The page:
Part V. The Secret of the Gold Planet

Putting people to sleep, made me sleepy. If I ever had grandchildren, I might tell them what I did with my life. “I went to sleep on the job, putting people to sleep.”

“Why did you do that?” They might ask.

“Because I couldn’t stand being awake.”

There wasn’t a horizon, so our sleep schedules occurred every 40 hours. I dreamed about sleeping. It got so I wondered whether I was asleep or awake. After my shift ended, I went to my bunk. That’s when I heard him. Captain Crewcut was patrolling the ward. He pulled an empty syringe out of his pocket, and injected it at the base of a patient’s brain.

“Perhaps you can tell me the secret of the gold planet,” he said. The stuff coming out was white; it looked like cerebral spinal fluid, so different from the green stuff we injected.

He immediately shot himself in the neck with the white stuff. I nearly puked. His eyes rolled back into his head, leaving two white spots where his pupils used to be.

“Schumann, you should be sleeping,” he said. “You do remember what I told you about following protocol?”

“Yes, but what you’re doing is obscene.”

“That’s only because you don’t understand. This crew never landed because they believed their dreams. Their dreams took over until they couldn’t tell the difference between waking and sleeping. The aliens on the gold planet are like greedy bankers; they have many telepathic safeguards.”

“Well, why steal his brains?”

“Because at least one of them knows the secret of the gold planet. I intend to discover that.”

His eyes were changing. They were going from white to black. Crewcut looked like an alien.

“You’ve got to leave protocol behind, whence you accept escape protocol. Will you be joining me?”

“I think I’ll stay and look after the ship.”

“Suit yourself,” he said. Captain Crewcut jettisoned the vessel and began his descent.

“It’s hot! It’s hot! I’m burning up! Aweeeee!”

“I think I’m going back to sleep,” I said. “All the gold in the universe isn’t better than a good night’s sleep.”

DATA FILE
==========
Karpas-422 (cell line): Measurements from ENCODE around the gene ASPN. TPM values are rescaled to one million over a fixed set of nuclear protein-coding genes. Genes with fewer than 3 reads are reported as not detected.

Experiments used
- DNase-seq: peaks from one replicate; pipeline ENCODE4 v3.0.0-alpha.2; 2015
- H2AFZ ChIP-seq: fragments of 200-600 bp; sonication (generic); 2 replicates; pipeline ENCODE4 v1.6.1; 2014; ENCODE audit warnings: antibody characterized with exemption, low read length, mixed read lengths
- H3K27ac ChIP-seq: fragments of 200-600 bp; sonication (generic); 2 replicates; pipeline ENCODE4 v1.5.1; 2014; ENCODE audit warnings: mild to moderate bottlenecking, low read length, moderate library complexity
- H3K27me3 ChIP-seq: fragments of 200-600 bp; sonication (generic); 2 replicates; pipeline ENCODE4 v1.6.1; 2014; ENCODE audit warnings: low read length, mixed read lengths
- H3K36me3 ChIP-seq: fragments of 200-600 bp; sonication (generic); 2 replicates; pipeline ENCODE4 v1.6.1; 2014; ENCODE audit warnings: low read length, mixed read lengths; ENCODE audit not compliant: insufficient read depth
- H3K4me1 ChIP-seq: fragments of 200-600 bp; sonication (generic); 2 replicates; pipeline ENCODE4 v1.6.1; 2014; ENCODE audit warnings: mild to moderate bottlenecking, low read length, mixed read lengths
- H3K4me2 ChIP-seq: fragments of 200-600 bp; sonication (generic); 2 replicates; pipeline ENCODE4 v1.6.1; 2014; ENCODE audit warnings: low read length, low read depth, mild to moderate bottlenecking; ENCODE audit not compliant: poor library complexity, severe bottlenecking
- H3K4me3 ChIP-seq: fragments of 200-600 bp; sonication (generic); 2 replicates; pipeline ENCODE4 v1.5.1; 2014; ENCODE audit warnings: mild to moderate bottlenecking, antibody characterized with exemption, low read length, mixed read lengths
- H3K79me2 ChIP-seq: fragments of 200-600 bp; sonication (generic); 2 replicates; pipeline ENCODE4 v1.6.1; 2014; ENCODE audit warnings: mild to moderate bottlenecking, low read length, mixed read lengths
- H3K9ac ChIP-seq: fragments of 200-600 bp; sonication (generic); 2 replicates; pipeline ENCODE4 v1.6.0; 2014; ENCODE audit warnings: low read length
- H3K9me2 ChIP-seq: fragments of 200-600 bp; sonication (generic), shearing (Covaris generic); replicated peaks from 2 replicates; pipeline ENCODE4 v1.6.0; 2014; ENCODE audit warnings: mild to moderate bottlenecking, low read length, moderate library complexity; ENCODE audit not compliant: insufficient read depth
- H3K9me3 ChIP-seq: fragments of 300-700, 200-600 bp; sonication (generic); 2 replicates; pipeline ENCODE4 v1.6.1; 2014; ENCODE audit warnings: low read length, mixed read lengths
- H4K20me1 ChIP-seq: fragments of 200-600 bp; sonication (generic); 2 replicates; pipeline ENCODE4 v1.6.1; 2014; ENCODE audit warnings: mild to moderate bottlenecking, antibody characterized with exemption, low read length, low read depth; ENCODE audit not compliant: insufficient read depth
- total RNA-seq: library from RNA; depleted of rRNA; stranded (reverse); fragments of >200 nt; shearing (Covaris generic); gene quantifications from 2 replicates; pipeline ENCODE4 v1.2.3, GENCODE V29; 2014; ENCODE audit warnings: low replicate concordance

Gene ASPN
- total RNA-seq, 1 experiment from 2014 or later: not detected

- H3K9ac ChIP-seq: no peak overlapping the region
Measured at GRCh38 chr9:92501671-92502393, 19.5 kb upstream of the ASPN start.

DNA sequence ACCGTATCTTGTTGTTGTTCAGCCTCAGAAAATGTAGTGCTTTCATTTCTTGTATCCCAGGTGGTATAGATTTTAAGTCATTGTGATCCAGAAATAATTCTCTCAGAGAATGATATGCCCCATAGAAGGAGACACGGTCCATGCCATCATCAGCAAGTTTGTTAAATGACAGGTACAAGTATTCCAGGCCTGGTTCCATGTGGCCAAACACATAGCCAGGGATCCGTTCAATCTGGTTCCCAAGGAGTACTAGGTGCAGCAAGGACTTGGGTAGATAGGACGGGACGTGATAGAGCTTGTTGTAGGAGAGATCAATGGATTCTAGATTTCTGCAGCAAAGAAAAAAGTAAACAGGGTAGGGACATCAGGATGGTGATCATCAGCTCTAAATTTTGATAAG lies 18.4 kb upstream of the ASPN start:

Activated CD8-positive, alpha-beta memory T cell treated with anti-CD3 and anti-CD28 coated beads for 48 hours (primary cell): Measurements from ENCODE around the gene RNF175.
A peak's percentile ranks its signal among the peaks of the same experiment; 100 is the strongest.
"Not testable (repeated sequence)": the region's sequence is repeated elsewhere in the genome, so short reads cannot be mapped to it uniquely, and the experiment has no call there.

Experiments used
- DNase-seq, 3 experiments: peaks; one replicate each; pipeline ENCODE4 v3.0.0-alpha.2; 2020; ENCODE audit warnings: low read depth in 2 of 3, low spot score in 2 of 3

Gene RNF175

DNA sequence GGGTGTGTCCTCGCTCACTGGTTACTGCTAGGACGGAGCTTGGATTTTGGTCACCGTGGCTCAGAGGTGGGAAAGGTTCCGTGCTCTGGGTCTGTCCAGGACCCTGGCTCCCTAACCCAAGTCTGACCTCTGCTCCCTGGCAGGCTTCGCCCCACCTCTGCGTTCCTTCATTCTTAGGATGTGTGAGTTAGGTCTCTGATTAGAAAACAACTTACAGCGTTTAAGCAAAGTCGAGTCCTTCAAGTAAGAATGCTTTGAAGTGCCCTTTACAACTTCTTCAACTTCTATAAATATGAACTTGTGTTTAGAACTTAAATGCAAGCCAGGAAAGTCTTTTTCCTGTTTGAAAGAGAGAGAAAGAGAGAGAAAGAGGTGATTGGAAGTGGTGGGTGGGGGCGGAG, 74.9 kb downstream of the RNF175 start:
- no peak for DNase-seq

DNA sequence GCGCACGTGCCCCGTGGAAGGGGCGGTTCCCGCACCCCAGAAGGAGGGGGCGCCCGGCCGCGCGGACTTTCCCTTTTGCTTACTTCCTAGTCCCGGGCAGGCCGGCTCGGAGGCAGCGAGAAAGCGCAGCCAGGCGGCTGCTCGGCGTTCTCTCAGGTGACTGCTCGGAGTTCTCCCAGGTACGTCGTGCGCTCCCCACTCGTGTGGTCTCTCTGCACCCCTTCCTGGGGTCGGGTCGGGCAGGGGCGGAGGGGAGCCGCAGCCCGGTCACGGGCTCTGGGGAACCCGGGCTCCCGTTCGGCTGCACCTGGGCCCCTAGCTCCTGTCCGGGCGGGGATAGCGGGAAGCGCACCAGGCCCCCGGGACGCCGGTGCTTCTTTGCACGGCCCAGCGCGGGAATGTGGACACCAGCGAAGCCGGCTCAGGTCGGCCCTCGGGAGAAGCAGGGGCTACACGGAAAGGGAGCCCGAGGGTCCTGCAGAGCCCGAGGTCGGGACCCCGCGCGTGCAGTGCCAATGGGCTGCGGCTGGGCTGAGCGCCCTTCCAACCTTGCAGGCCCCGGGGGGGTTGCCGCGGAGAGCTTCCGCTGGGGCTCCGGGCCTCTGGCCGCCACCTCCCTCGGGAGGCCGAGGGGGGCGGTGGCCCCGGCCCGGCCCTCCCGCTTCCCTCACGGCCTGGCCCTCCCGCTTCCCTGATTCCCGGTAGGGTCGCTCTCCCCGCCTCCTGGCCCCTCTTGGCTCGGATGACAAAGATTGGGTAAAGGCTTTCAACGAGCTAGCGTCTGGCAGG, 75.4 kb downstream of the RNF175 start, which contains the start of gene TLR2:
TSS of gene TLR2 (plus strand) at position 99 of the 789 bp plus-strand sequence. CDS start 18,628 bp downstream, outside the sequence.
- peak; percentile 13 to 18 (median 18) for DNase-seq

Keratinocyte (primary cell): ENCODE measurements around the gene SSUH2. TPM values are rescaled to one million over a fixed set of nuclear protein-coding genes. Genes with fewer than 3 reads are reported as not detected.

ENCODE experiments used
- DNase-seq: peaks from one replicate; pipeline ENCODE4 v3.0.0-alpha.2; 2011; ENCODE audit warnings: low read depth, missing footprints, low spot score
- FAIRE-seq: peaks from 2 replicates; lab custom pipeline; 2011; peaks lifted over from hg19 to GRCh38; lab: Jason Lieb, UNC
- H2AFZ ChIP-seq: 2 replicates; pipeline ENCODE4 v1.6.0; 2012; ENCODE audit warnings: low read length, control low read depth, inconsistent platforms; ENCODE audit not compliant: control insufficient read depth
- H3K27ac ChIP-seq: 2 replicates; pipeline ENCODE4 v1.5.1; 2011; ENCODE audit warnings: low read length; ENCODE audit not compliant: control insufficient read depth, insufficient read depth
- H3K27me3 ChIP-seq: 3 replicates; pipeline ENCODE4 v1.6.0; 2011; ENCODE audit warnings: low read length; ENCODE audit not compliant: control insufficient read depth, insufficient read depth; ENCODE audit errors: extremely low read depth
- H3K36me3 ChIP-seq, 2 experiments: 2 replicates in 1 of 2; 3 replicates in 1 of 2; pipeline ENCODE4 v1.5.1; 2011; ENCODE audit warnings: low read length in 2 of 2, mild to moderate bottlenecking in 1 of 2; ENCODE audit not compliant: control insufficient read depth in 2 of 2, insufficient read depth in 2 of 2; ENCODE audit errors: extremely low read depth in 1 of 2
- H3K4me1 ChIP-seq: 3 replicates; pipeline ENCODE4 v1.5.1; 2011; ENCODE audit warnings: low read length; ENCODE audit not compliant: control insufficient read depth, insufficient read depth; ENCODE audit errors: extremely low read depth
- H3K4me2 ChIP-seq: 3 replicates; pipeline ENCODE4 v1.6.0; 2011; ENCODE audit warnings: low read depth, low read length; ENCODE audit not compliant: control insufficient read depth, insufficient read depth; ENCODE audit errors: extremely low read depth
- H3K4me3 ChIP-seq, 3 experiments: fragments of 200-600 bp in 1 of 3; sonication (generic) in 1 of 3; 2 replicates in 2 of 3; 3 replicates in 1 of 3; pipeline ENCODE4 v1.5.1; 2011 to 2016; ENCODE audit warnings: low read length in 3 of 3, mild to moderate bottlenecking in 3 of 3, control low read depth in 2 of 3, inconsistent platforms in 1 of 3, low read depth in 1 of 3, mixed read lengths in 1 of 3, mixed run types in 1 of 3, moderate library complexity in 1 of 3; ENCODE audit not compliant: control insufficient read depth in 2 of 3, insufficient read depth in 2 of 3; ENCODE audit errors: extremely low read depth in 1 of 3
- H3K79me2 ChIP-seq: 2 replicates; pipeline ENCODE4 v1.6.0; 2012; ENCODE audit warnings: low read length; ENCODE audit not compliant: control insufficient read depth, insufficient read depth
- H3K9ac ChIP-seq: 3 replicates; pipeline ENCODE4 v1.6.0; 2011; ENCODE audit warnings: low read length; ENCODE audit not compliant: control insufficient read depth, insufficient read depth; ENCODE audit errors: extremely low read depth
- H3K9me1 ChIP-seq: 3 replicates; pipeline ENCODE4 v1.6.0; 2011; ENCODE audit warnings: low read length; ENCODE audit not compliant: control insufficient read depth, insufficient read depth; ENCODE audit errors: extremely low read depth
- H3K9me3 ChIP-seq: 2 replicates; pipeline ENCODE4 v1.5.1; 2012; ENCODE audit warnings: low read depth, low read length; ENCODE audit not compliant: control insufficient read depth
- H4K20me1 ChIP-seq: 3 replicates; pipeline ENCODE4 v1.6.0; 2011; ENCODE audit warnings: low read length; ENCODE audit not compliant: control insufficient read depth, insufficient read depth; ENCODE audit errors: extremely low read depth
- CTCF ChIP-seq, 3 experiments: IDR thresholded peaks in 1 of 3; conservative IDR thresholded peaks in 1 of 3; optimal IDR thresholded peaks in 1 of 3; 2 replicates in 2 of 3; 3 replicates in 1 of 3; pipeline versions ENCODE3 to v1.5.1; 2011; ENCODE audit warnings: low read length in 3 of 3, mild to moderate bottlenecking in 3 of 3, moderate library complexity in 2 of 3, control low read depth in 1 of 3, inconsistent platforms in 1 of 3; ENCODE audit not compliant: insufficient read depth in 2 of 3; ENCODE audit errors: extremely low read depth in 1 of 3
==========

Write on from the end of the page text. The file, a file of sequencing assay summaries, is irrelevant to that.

It was better than riches. Sleep had become my religion. I was a devout disciple of dreams. And I slept more soundly that cycle than ever before.

The End


Part IV. Awake

When I woke up, I had experienced 6 months of humiliation. I looked at my peers. They had endured the same. It was Captain Crewcut’s idea of a bad joke.

“What’s that smell?” I asked.

“It’s a nursing home in outer space. What did you expect? These people have been waiting here for 40 years.”

“Why didn’t they go back?”

“That’s a good question, I don’t have the answer to. We’d better suit-up.”

When we got to the ward, nobody was awake. “

As you can see, we keep them comatose—similar to hyper sleep, but with one exception; we have to keep them under with special medication, similar to stem cells.” Captain Crewcut was even more powerful looking in a medical jacket. Anyone who looked at him could tell he liked to play god.

“You insert the needle like so. Follow these charts. If something out of the ordinary happens, come and get me.” He said this like nothing out of the ordinary would happen.

That was it, and he left us. It was difficult to go to work with the view from outside. The gold planet glowed like a volcano. It was like staring at a second sun, but more solid, and so large, it nearly blotted out space.

“You’re telling me, there’s not a single place on that planet to land?” Brandon asked.

“Just look at it though, the eruptions, and the rivers of lava.”

“Somehow, Cortez would’ve found a way. The gas mines were pretty bad; I doubt the gold planet can be any worse.”